Instead, the coalition collapsed a few weeks later and Rõivas was replaced by a Centrist. However, quite dramatic events happened before that. On November 6, the Centrist Party convened to elect its new chairman. Savisaar did not run as a candidate, as he felt that his positions weakened dramatically. One of the leaders of the anti-Savisaar wing, vice speaker of the parliament Jüri Ratas won the voting enlisting the support of 654 of 1002 votes. His key rival Yana Toom received 348 votes. After election, Ratas appointed his supporters Mailis Reps and Kadri Simson as vice chairs of the party. Then he called for establishment of the new government without the Party of Reforms. Then, a few days later, the Centrist Party, the right-wing Nationalist Pro Patria and Res Publica Union, and the Social-Democratic Party of Estonia announced talks to form a new coalition.
Overthrow of the “baby prime minister”
Leaders of the political parties came out with a joint statement wherein they said the country stopped developing and needs new approaches. They declared the major goals of the next Cabinet, such as to help the country overcome economic stagnation, upgrade security, improve living standards and ensure demographic growth. On November 9, the youngest ever Prime Minister Taavi Rõivas (37) faced a vote of non-confidence from 63 parliamentarians. Another 28 supported the prime minister. The people welcomed the vote of non-confidence to the prime minister whose approval rating was very low. On the same day, they agreed on the basics of the new coalition government and harried to assure their foreign partners that they will change nothing in the country’s foreign policy. They pledged to observe the existing principles in the security and foreign policy, the partner and allied relations with NATO and EU as Estonia’s security guarantee, as well as to provide at least 2% of GDP to the defense sector.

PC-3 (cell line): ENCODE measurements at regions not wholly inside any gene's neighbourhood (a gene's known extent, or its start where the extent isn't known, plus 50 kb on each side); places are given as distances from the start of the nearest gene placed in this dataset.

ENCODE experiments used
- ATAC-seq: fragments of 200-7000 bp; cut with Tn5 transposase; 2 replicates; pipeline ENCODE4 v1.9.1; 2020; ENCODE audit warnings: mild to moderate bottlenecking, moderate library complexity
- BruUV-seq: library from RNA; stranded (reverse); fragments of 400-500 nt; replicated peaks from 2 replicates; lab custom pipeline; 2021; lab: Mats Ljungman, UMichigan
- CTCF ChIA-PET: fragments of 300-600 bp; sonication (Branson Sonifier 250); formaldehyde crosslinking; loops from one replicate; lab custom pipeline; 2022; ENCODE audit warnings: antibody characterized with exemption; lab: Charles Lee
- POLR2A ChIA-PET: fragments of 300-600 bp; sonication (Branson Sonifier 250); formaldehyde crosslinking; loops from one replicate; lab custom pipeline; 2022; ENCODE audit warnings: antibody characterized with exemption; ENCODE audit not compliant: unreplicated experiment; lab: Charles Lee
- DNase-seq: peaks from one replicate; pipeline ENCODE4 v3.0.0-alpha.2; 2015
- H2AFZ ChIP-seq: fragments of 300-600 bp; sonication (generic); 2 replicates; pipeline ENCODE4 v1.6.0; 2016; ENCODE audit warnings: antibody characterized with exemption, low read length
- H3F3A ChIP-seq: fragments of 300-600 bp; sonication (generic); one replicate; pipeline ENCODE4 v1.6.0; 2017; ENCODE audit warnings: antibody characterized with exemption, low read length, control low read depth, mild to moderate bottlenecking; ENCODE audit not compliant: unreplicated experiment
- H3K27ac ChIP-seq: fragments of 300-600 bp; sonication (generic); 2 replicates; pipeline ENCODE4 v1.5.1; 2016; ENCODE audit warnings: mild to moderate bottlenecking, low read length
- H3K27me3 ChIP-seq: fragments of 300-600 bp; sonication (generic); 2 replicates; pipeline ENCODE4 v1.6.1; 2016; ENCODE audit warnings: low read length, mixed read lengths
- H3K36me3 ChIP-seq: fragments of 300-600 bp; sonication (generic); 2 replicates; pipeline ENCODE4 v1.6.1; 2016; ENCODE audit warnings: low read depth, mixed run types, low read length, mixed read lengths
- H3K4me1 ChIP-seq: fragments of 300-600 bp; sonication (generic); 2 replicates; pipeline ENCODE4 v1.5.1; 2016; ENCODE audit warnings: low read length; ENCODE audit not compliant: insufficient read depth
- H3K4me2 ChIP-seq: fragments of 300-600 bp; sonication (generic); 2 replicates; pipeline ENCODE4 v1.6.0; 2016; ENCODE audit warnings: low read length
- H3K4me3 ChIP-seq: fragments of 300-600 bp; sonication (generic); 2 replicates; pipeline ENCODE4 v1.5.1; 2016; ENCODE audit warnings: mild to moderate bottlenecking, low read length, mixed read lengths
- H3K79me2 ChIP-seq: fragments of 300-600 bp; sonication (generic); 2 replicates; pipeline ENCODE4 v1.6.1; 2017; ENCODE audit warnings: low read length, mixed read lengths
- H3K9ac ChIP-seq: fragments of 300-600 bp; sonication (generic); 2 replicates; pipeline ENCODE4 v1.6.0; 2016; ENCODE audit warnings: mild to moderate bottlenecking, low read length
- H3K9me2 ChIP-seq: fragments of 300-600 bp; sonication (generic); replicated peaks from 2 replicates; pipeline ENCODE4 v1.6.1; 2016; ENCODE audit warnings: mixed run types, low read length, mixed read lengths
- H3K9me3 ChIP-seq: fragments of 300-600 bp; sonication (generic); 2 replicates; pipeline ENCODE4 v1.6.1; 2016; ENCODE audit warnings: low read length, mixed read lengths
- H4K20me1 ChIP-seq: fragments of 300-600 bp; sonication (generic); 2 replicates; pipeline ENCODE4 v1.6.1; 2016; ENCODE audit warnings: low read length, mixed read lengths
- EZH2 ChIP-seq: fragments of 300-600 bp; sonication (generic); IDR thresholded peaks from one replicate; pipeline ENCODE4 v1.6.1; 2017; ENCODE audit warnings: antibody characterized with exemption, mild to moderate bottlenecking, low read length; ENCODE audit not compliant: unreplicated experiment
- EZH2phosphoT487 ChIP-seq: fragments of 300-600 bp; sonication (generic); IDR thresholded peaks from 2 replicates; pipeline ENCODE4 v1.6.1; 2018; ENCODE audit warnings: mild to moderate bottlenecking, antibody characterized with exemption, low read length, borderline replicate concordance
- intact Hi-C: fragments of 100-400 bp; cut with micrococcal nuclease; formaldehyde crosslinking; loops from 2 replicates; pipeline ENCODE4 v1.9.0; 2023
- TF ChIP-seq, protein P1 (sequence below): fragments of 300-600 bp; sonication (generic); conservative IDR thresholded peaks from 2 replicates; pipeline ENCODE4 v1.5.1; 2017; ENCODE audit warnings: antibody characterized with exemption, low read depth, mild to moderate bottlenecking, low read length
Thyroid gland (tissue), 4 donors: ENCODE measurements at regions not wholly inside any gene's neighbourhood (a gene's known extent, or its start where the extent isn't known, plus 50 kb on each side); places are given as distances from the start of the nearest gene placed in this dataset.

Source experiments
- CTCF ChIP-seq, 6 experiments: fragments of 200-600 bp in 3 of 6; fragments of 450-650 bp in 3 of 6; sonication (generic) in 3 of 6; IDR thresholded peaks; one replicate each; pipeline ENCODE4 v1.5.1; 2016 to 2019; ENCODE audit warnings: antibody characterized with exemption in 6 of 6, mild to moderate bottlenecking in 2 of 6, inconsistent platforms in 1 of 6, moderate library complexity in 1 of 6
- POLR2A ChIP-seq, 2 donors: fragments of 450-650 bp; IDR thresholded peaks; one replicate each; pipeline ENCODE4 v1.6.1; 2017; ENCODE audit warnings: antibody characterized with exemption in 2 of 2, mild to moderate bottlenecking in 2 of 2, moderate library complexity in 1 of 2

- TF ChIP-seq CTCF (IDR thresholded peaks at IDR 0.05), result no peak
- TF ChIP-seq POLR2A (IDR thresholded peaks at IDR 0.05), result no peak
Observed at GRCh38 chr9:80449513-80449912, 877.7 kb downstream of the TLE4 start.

Human rights defender Sergey Seredenko commented the developments in Estonia saying the Party of Reforms that have influence in the security services will return to power after the new coalition fails to suggest anything new. However, this is just a hypothesis so far…